Sprout into expert horticulturist through Master Gardeners program

    Master Gardeners get as much as they give, says Gail Langellotto, statewide coordinator of the Oregon State University Extension Master Gardener program. Registration for winter Master Gardener classes is open now. (Photo: OSU Extension Service)

    By Kym Pokorny

    Kris LaMar and Barb Cary live at opposite ends of Oregon and have never met, but they’ve got a lot in common.

    Both women are up to their trowels as Master Gardeners.

    A shade under 3,000 Oregonians join the two women who went through the intensive two- to three-month course that covers everything from soils to disease diagnosis. In return, they agreed to volunteer to advise gardeners and potential gardeners with the research-based information they learned in class. The program — part of Oregon State University Extension Service — reached over 100,000 people in 2017.

    “Becoming a Master Gardener is a fantastic way to increase your knowledge of sustainable gardening, to meet like-minded gardeners and to give back to your community,” said Gail Langellotto, statewide coordinator of Oregon State University Extension Service’s Master Gardener program. “People are excited about growing their own food and gardening for wildlife. Master Gardeners help people understand how to meet their goals in a way that protects and conserves natural resources.”

    kris LaMar
    Kris LaMar teaches dozens of classes in her role as a Oregon State University Extension Master Gardener, including composting basics. (Photo: OSU Extension Service)

    LaMar, who has been a Master Gardener for five years, knew nothing about the program until she saw something about it in the newspaper. At the same time, she was qualifying to be a Master Recycler. Once she got her hands into compost and saw the overlap, she was hooked. She took both courses and has become one of the most active Master Gardener volunteers, teaching classes, monitoring the Clackamas County speakers bureau and, most of all, answering hundreds of questions — 2,200 since she started a little over a year ago — in Ask an Expert, an online question and answer service through the extension.

    “I can stay home in my jammies,” she said. “I don’t have to drive. I can answer questions from all over the world. It’s wonderful because I get to learn all this, too. Like an insect that lives in Mozambique or India or Norway. I’ve found my niche. I can’t think of a better way to spend my time.”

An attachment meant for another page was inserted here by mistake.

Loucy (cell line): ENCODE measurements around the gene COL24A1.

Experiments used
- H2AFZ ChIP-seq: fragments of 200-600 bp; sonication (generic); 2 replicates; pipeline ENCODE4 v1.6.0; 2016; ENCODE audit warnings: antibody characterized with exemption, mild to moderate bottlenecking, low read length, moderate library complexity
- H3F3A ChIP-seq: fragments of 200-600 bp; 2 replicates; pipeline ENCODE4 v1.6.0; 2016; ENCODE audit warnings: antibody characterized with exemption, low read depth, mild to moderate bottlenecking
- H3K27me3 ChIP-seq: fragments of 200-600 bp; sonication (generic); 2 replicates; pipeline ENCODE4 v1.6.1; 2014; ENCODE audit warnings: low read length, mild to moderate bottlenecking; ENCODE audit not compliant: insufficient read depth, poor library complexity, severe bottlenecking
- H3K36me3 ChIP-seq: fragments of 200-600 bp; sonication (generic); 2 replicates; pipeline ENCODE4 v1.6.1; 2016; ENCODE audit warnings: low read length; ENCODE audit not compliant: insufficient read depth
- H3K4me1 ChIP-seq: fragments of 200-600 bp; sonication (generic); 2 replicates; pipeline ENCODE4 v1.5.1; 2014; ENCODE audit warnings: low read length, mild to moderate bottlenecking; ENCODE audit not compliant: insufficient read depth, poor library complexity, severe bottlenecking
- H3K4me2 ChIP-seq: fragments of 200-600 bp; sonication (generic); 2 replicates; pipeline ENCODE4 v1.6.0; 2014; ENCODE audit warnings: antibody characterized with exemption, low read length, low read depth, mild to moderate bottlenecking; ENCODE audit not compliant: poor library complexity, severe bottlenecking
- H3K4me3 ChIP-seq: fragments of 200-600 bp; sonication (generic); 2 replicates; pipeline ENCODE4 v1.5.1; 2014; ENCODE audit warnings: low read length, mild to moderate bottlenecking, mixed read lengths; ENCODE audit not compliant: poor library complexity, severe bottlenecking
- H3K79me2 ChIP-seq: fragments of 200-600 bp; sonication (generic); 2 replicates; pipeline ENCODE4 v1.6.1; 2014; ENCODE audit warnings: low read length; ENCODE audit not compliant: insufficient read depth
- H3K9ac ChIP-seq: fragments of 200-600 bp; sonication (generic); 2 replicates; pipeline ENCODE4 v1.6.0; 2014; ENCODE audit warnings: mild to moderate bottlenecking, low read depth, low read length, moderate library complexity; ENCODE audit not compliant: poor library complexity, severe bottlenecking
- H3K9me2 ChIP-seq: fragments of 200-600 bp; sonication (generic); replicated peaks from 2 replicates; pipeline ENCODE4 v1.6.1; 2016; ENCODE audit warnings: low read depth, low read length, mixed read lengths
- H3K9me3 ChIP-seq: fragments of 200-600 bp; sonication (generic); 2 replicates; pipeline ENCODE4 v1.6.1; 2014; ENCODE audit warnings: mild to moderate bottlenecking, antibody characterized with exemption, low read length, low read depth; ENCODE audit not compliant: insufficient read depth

LaMar makes a good point. Master Gardeners don’t stop learning after finishing the course. When they can’t immediately diagnose and solve a problem, they turn to the wealth of research from OSU, other universities and reputable sources.

    The breadth of activities Master Gardeners do for volunteer hours is wide. Some answer questions via email or phone hotlines, Langellotto said. Others spend time teaching in learning gardens, community gardens, even correctional institutions. Cary, a Master Gardener since 2013, works in a preschool that’s next door to a food bank where she volunteered.

    “They jumped on it,” she said.

    For an hour a week for 18 weeks, Cary spends time with 3 and 4 year olds, reading books, germinating seeds, planting, watering and harvesting. A tomato taste test is always a winner.

    “It’s fun, so fun,” she said. “The little kids are really engaged, and we get positive feedback from the parents. We use it as a carrot for good behavior, and it works.”

    You don’t have to be an experienced gardener to sign up for the classes. In fact, many people join to learn more about their own garden. LaMar, who was a judge in Portland for 25 years, grew houseplants and container plants. Cary was too busy during her career days to garden, but once she retired and moved from Orange County, California, to Brookings, she got busy. Both said being a Master Gardener has helped enormously.
    While Cary took the class in person, LaMar took the online course — a new option — and recommends it to people who can’t make it to classes.

    “Master Gardeners tend to be retired,” she said. “I’d like to see more young people get involved, and the online course offers that flexibility.”

    Master Gardeners are community members with an active interest in gardening. We are enthusiastic about gardening and willing to learn, and in turn, help other community members improve their gardening skills.  As a Oregon State Master Gardener™ volunteer, we have access to advanced training from university researchers and horticultural specialists.

    After completing the Master Gardener training, we volunteer throughout Lincoln County reaching out to community members at our five demonstration gardens, spending time at our plant clinic help desk working on real garden issues, promoting the benefits and joys of gardening at community events, and of course, working with other gardening enthusiasts.

    ​Join us as a Lincoln County Master Gardener. You’ll become a better gardener and have fun doing so.

    More information

    In Lincoln County, the traditional course commits participants to 60 volunteer hours after completing the in-classroom series. Registration is taking place now for classes beginning on Jan. 10. For more information, contact [email protected] or 541-283-5119.

    Kym Pokorny, 541-737-3380, [email protected] and on Twitter @OregonStateExt

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